Larger jets will not be allowed to land on three out of four runways at Goose Bay for the next three months, as they’ve found cracks after the winter thaw. 

The airport has settled on a final version of their “Our runway is broken” Notam, and it looks like this:

05/037 – CYYR RWY 08, 26 AND 34 NOT AVBL FOR ACFT WITH TIRE PRESSURE OF 1.0MPA (145 PSI) OR GREATER AND ACFT WITH ACN/PCN OF 40 OR GREATER, EXC MEDEVAC AND AVBL AS EXTENDED RANGE TWIN-ENGINE OPS (ETOPS) ALTERNATE. 
21 MAY 14:01 2019 UNTIL 17 AUG 23:59 2019. CREATED: 21 MAY 14:06 2019

So not the most pilot-friendly piece of information! Unless you happen to know your tire pressure off-hand, best head for RWY 16, which is the only one that remains fully open and operational to all aircraft (the only reason RWY 34 is restricted is because aircraft using that runway touch-down on the intersection with RWY 08/26 – which is where some of the cracking damage has been found).

The Notam does state that the other three runways at CYYR can still be used an ETOPS alternate, meaning that you’re allowed to divert there in an emergency regardless of size, weight, tire pressure, or ACN. However, with the deteriorating runway conditions they’re also warning of possible aircraft damage due to loose sealant and asphalt:

05/038 (190206) – CYYR RWY 08/26 SFC IS DETERIORATING AND CRACKING AND MAY PRODUCE FOREIGN OBJECT DEBRIS (LOOSE SEALANT AND ASPHALT) ACFT DAMAGE MAY OCCUR. 23 MAY 18:20 2019 UNTIL 23 AUG 23:59 2019. CREATED: 23 MAY 18:24 2019

ACN vs PCN

The mention of “ACN/PCN” in Goose Bay’s Notam made us close our eyes and try to imagine a world where Notams just made immediate sense.

Knowing your tire pressure is one thing, but trying to work out your ACN number is a much more tricky business, as it has to factor in the aircraft’s maximum centre of gravity, maximum ramp weight, wheel spacing, tire pressure, and other factors. Your AFM should have a bunch of pages which tell you this (or you can have a quick look here instead).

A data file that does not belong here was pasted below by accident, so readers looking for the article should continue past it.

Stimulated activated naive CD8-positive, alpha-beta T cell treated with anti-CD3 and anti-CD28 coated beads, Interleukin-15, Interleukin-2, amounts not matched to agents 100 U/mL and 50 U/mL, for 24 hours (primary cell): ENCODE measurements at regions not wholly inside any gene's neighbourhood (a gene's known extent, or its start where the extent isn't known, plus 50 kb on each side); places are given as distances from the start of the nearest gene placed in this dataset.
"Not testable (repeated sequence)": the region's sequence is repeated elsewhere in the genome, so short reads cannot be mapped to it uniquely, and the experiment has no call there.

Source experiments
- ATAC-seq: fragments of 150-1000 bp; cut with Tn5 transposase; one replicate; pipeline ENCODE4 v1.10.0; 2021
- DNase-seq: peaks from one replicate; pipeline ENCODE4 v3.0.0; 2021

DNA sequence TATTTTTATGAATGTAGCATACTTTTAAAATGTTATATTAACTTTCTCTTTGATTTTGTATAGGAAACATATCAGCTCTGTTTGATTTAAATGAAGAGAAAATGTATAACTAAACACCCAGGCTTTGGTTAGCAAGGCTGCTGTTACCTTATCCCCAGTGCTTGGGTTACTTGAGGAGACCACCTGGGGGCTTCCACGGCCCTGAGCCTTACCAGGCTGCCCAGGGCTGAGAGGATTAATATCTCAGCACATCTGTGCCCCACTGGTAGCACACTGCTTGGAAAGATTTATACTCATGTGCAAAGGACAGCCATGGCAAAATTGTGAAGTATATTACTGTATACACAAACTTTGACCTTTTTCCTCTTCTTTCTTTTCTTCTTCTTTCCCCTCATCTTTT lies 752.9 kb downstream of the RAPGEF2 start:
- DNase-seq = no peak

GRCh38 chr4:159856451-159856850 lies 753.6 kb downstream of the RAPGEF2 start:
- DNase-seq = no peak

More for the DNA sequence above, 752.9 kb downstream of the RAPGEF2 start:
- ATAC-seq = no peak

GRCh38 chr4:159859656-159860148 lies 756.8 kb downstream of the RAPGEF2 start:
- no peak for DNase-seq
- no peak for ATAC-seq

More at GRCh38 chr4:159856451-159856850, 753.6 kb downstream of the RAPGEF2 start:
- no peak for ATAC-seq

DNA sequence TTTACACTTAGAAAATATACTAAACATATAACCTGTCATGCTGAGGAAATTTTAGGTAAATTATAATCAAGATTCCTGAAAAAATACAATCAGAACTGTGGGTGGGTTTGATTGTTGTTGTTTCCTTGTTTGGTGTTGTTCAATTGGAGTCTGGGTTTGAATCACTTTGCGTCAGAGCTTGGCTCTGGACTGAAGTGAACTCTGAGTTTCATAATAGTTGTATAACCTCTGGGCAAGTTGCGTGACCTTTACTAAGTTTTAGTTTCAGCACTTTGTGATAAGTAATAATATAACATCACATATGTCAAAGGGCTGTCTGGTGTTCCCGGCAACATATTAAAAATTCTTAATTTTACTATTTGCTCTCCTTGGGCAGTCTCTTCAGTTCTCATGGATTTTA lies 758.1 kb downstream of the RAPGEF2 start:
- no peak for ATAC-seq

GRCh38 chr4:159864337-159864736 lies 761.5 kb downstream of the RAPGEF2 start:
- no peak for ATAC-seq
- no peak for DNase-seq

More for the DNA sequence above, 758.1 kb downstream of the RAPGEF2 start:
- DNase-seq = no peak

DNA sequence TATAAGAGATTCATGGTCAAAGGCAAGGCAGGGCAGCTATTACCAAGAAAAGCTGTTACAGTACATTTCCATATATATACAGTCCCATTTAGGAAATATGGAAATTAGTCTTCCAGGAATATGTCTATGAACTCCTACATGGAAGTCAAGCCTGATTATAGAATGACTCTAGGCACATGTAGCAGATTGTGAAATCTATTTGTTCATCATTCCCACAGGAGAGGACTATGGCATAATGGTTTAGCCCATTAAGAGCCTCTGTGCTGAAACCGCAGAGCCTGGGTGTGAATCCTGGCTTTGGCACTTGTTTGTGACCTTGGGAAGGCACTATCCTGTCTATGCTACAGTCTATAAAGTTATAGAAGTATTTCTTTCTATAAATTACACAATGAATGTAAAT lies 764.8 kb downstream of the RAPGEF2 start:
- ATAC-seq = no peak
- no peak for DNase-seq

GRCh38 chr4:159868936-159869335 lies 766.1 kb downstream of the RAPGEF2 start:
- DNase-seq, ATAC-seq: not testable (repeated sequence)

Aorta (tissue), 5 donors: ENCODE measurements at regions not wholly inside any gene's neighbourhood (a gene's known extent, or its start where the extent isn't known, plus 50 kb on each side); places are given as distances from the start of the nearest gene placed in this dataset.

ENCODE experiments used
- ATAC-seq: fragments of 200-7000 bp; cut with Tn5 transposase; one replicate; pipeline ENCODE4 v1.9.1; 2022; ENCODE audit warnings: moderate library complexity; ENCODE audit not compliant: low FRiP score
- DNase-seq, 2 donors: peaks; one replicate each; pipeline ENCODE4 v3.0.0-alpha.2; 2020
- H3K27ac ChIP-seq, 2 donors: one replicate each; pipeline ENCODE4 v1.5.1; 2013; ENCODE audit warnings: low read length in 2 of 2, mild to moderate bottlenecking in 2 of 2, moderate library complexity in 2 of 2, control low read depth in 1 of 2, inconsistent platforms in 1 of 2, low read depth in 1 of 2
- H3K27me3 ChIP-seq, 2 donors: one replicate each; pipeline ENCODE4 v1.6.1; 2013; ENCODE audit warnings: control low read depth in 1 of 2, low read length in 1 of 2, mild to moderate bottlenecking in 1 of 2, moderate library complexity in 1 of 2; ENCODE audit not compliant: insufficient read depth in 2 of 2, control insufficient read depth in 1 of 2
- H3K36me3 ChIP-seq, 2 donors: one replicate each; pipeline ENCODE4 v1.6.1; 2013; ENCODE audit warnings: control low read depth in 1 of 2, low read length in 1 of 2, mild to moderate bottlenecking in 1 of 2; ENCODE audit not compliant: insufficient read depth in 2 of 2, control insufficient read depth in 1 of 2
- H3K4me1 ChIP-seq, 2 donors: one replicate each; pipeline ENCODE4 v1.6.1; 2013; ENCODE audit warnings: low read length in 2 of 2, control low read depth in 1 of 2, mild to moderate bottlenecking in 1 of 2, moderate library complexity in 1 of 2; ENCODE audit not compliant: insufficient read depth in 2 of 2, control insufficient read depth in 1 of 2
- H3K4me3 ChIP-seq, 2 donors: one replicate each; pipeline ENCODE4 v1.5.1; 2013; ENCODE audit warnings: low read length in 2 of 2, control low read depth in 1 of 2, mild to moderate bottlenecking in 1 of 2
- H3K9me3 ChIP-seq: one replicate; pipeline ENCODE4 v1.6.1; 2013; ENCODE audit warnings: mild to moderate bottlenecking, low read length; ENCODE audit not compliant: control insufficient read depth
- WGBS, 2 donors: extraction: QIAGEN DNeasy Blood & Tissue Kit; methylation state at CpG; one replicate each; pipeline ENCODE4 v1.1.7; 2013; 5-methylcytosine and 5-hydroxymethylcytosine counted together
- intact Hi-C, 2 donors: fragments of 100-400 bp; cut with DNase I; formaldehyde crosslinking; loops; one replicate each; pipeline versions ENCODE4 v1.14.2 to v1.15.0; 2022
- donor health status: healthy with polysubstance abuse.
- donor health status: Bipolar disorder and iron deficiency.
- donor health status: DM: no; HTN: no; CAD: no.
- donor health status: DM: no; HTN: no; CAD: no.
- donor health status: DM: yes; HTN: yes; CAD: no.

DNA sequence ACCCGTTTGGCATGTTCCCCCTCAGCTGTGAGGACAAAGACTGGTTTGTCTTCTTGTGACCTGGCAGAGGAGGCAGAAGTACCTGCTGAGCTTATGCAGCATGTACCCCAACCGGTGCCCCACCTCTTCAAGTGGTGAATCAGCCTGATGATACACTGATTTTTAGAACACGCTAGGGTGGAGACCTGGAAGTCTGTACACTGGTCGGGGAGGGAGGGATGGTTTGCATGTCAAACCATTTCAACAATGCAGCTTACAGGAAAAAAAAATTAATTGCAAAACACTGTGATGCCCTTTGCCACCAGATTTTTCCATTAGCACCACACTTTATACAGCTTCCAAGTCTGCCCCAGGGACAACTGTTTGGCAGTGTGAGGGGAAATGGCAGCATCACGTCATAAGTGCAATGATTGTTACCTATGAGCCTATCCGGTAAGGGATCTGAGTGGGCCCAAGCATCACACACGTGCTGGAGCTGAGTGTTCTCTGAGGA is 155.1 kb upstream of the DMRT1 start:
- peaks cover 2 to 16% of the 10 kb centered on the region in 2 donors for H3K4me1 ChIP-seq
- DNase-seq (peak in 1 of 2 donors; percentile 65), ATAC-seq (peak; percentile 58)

Once you know your ACN number (or rather, ‘numbers’ – as there are different ACN numbers for each aircraft depending on the strength of the runway you’ll be landing on), you can then check it against the runway PCN number – the number issued for each runway which tells you what kind of surface it is, how strong it is, and what level of stress it is able to withstand.

Ultimately, if your aircraft’s ACN is equal to or less than the runway’s PCN, you’re good to go.

In the AIP, Goose Bay’s runway PCN is 076FBXU. The important bits here: 

  • the PCN number here is 76
  • the F means that the runway is ‘Flexible’ (i.e. made of asphalt rather than concrete)
  • the B means it is of ‘Medium’ strength
  • the X means it has maximum tire pressure of 1.75 MPa. 

So, under normal circumstances, CYYR has a runway PCN of 76, meaning most aircraft would be able to operate here:

AircraftTire Pressure (MPa)Pavement grades
HighMedLowVery low
ABCD
A330-3001.42626879107
B737-8001.4744465156
B787-8001.57606681106
Bombardier BD-700, Global Express, XRS1.1526283132
Bombardier Challenger CL 600, 601, 6041.2112131516
Dassault Falcon1.369101112
Embraer 190, 1951.128303335
Gulfstream II1.0417182022
Gulfstream V1.3726283031
Learjet 24F (Bombardier)0.793344
Learjet 60 (Bombardier)1.486778

But with all the runway cracking that’s been going on, Goose Bay’s PCN number is no longer accurate. It’s probably safer to assume the B is more like a D right now – runway strength ‘Very low’. And the new CYYR Notam suggests the new PCN number is 40 (as aircraft with an ACN number higher than that are not allowed to go there).

Other NAT alternates?

A quick check on GoCrow shows us there’s really nothing available to the north of CYYR:

But there are some decent options to the south:

This isn’t the first time Goose Bay has had problems with its runways. In Nov 2017, the airport was closed due to ‘sticky’ runways – during snow removal crack sealant was found on vehicles after they were used on the runways.

Further reading:

  • United Airlines has downgraded Goose Bay Airport’s suitability for diversions, after one of its flights with 250 passengers on board diverted there on 19th Jan 2019, and was then forced to spend 16 hours on the ground as there were not enough customs staff available to process everyone on board to enter Canada. Customs opening hours at the airport are 8am to midnight daily.
David Mumford

David Mumford

Opsgroup team member. International flight ops news hound.

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